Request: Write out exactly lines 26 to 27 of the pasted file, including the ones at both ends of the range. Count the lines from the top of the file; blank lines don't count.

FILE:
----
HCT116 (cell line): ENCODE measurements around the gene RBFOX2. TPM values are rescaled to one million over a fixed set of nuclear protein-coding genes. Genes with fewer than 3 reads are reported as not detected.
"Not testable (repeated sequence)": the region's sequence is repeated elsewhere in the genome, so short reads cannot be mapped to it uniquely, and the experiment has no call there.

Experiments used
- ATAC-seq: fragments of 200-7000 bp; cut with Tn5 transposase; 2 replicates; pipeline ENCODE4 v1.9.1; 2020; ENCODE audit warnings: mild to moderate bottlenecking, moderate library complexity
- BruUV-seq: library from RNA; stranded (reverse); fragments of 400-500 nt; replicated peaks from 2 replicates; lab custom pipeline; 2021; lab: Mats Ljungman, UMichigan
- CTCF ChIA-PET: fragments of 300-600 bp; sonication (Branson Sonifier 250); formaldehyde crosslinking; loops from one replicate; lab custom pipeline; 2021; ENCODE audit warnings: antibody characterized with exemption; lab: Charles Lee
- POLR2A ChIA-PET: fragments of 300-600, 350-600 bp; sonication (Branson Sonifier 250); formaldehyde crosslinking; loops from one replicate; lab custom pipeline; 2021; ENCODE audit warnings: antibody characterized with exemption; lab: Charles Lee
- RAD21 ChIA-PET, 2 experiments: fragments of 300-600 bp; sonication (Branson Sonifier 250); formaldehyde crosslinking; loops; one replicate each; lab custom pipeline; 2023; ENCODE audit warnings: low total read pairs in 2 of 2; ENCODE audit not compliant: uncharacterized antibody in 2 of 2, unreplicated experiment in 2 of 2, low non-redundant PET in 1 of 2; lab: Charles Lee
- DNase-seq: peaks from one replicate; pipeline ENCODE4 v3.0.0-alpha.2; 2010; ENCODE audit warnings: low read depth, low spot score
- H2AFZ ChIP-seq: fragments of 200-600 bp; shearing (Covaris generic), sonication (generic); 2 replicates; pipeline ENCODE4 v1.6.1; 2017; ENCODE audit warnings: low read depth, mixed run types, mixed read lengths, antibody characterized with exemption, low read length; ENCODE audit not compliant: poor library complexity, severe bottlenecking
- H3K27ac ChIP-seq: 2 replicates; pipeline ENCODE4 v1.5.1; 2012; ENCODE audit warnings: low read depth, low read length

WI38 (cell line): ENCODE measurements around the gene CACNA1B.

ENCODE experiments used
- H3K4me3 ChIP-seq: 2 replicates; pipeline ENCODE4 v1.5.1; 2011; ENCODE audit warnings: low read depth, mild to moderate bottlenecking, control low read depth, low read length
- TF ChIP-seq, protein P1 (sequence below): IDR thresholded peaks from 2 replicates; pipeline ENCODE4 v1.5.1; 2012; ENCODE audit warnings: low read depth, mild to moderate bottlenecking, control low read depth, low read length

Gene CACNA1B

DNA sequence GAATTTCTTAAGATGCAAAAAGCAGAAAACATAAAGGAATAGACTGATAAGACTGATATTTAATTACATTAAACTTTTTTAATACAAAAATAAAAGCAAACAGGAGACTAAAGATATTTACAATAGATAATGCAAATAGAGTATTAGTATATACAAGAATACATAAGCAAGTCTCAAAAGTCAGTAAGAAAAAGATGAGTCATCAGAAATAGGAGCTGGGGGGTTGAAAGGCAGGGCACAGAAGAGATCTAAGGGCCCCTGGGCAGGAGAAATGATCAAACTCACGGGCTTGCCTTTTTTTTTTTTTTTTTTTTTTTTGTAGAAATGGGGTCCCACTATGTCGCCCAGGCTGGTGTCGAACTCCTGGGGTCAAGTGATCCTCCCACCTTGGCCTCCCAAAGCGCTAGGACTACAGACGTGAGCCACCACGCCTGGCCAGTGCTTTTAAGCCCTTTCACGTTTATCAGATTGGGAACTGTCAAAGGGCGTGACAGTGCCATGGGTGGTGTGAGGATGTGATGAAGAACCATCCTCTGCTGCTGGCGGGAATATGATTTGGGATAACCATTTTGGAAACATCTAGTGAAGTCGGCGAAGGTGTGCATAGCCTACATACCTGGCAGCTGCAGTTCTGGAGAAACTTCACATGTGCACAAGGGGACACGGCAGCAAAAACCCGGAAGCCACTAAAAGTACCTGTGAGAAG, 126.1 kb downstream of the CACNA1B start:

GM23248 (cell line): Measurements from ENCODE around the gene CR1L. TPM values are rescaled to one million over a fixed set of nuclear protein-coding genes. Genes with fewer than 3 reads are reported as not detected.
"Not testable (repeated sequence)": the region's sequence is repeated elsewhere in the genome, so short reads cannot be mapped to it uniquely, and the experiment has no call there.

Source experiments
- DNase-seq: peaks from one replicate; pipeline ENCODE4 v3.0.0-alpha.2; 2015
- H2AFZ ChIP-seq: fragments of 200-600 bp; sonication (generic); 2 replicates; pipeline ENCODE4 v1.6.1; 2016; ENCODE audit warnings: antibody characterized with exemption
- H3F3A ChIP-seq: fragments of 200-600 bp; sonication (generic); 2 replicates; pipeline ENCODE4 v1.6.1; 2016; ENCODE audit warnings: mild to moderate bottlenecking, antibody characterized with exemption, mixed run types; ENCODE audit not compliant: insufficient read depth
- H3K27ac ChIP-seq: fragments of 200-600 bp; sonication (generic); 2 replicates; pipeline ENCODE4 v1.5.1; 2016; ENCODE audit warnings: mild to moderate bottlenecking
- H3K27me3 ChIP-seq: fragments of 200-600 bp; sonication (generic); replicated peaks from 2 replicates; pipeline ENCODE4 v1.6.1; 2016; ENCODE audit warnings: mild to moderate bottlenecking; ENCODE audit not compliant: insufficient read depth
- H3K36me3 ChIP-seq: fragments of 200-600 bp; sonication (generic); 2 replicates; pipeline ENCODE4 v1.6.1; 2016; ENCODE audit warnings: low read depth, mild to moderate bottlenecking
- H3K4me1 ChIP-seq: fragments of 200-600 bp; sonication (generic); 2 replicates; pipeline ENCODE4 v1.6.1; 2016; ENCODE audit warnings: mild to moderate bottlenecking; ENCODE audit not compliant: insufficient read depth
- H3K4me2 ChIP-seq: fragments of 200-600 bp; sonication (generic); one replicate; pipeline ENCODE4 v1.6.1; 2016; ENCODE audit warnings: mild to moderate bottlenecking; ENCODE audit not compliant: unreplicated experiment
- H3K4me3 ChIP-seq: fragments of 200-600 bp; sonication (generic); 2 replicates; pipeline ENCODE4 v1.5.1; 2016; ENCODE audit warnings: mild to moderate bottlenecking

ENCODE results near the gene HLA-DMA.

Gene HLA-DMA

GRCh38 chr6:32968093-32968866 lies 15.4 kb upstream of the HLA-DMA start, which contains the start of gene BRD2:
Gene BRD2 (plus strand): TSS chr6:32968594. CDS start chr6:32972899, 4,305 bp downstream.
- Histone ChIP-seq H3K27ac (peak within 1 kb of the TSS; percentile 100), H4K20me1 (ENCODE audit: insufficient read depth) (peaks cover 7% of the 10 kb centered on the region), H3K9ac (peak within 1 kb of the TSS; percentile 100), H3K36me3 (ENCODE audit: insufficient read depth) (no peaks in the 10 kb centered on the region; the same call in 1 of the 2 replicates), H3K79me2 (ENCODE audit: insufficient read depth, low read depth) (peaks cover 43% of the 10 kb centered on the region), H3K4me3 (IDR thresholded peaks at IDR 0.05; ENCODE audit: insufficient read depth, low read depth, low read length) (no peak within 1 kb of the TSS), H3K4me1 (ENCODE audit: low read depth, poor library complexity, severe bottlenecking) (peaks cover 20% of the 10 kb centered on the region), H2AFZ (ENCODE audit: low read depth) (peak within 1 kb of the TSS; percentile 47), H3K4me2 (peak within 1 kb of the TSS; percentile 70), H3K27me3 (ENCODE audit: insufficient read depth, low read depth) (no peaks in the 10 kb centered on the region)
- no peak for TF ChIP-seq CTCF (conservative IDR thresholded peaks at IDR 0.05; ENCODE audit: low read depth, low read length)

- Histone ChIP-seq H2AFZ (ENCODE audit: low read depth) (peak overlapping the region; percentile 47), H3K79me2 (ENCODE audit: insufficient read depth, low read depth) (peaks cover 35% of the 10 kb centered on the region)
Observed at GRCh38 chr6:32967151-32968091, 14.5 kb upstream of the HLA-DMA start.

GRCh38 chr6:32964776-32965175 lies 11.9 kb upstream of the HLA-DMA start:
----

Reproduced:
- H3K36me3 ChIP-seq: fragments of 200-600 bp; sonication (generic); 2 replicates; pipeline ENCODE4 v1.6.1; 2016; ENCODE audit warnings: low read depth, mild to moderate bottlenecking
- H3K4me1 ChIP-seq: fragments of 200-600 bp; sonication (generic); 2 replicates; pipeline ENCODE4 v1.6.1; 2016; ENCODE audit warnings: mild to moderate bottlenecking; ENCODE audit not compliant: insufficient read depth